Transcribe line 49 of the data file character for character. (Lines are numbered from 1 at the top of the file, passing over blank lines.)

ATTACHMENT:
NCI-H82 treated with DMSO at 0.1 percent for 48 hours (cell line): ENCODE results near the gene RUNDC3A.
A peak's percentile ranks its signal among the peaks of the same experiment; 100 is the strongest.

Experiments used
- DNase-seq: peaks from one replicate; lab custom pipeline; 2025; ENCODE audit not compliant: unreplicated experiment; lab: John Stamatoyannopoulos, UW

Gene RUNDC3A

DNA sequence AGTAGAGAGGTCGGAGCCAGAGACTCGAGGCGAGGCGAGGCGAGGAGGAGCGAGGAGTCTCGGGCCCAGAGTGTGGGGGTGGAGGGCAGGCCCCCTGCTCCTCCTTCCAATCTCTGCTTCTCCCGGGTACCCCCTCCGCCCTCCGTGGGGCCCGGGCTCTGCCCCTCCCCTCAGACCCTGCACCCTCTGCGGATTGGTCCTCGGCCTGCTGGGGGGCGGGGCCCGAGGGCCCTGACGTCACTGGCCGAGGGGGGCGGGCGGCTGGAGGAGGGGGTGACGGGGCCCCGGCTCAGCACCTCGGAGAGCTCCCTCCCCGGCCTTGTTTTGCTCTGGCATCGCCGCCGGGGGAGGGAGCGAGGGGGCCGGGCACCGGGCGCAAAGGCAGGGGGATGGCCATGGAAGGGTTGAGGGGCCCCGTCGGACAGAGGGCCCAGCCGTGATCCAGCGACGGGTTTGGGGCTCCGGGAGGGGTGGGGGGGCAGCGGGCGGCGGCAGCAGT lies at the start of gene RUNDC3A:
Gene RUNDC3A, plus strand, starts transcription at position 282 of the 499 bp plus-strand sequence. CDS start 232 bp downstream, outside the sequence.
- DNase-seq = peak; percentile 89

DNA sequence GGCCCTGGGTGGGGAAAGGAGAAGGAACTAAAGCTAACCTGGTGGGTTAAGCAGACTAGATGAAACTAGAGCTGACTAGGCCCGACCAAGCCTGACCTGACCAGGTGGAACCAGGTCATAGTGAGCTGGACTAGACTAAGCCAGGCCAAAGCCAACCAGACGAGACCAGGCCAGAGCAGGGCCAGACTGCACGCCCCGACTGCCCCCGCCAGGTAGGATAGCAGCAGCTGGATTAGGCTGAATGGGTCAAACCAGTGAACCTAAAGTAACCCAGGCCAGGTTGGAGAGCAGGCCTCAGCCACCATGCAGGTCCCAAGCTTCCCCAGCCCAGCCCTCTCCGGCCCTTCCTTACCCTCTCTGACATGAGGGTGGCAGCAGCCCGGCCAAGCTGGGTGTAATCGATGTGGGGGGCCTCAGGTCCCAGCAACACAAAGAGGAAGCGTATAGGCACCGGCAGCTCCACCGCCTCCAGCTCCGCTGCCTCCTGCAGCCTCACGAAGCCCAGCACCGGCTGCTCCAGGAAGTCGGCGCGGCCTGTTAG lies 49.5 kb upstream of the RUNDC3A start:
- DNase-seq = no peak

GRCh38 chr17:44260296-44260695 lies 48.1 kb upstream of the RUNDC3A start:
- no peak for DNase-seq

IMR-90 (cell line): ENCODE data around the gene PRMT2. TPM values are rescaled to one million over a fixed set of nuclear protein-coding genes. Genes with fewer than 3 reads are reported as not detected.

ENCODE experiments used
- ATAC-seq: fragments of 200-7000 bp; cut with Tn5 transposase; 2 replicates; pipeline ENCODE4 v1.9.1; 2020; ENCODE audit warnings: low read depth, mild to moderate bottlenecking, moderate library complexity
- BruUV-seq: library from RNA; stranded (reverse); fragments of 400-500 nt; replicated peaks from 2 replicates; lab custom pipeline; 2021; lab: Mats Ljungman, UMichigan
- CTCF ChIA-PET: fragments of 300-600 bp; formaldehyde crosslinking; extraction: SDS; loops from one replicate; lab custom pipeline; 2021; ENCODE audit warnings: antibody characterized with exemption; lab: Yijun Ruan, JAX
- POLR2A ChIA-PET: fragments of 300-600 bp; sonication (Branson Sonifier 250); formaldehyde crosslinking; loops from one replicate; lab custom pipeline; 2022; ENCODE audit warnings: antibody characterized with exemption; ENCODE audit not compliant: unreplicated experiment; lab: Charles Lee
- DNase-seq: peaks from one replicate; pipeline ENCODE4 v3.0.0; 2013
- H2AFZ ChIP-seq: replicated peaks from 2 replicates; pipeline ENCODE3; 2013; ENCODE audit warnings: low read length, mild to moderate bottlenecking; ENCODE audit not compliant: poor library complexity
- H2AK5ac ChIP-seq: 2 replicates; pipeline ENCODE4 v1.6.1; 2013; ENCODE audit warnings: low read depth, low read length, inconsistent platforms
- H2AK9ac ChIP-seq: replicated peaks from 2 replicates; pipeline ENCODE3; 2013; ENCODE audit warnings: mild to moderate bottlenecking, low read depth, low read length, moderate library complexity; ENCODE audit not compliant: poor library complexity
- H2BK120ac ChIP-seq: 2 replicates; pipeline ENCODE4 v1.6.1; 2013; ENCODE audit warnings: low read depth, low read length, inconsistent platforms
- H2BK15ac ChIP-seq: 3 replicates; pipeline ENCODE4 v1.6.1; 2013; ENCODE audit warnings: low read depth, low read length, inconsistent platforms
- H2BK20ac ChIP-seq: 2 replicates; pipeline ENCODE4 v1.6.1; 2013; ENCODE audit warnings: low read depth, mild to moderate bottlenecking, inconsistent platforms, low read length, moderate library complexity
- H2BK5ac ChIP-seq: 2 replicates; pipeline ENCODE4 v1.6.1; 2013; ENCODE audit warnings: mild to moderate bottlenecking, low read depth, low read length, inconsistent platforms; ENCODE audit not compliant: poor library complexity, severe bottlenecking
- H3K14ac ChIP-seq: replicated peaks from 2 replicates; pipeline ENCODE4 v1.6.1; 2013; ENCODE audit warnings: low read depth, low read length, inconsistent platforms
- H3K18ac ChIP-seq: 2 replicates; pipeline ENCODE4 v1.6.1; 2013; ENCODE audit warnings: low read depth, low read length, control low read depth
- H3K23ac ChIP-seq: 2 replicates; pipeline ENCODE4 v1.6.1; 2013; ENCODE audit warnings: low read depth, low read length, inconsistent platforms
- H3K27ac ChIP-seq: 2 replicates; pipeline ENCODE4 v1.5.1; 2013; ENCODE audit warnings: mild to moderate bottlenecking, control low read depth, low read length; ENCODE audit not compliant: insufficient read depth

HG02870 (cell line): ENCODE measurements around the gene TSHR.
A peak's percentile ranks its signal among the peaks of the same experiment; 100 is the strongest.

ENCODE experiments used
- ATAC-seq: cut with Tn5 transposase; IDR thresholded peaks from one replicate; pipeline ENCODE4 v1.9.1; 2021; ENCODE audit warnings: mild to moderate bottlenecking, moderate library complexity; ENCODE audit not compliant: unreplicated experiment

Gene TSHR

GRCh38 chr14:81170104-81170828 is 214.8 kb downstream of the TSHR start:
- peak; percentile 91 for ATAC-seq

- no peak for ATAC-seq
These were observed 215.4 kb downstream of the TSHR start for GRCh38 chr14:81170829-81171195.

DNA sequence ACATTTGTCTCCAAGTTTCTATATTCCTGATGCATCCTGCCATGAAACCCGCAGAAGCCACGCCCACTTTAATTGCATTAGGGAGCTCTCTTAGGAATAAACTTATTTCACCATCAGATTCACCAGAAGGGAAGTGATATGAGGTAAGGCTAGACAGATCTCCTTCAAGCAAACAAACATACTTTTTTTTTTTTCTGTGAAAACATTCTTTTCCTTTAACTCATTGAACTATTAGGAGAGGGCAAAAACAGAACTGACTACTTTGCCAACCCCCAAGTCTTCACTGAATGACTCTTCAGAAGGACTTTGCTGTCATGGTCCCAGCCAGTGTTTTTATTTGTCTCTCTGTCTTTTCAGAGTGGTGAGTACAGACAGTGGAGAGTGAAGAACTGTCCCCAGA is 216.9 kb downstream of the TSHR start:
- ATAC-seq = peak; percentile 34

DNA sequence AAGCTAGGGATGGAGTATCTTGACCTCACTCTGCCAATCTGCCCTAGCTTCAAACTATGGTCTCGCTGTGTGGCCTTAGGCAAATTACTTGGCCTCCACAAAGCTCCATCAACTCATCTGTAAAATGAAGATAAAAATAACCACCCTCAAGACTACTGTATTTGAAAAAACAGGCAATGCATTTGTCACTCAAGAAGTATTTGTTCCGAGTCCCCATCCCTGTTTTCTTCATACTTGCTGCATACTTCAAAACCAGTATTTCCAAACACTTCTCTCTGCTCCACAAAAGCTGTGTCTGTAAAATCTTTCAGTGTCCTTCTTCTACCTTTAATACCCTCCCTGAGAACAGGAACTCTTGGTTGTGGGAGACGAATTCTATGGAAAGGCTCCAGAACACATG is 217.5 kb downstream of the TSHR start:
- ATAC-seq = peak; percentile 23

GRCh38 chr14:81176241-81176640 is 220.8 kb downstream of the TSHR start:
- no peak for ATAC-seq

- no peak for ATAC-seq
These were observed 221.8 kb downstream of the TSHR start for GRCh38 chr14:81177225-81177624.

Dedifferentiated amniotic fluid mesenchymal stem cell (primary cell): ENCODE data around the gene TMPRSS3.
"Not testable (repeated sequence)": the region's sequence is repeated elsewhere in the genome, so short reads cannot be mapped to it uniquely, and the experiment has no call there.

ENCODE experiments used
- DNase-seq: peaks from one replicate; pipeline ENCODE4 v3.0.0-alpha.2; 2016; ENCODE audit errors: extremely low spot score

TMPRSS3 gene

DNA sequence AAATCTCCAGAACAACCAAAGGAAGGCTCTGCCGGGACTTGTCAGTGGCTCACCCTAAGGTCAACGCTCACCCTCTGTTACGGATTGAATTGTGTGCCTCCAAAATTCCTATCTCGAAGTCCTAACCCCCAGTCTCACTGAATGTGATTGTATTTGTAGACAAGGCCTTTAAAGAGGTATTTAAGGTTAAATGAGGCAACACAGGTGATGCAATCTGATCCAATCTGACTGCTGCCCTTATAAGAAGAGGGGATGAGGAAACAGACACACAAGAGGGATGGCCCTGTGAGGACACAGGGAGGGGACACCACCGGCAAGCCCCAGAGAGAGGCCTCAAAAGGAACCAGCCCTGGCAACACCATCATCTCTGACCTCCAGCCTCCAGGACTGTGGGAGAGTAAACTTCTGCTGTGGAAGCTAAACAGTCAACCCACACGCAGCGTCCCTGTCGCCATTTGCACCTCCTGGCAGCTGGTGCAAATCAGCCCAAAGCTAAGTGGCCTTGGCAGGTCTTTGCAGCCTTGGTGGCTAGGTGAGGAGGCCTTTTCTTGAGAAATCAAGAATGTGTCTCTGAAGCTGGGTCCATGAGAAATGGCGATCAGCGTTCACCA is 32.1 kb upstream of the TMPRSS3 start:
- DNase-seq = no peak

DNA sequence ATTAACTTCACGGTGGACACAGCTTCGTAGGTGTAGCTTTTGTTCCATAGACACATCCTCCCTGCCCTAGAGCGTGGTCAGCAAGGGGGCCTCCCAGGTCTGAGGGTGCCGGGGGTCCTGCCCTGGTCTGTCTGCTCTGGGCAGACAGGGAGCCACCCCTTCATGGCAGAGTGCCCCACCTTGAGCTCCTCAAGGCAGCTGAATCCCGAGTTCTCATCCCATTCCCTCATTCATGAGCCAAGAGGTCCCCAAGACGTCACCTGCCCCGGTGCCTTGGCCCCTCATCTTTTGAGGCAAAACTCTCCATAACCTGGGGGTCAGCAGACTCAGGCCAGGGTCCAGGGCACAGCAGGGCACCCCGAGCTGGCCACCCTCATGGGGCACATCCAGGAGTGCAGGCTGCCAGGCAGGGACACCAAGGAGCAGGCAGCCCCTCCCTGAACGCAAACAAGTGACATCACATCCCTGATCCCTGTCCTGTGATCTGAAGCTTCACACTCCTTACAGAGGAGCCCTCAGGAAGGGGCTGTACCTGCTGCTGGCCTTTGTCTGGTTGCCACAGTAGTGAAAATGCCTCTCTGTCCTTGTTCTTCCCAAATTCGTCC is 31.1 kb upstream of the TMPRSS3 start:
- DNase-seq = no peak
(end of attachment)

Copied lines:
"Not testable (repeated sequence)": the region's sequence is repeated elsewhere in the genome, so short reads cannot be mapped to it uniquely, and the experiment has no call there.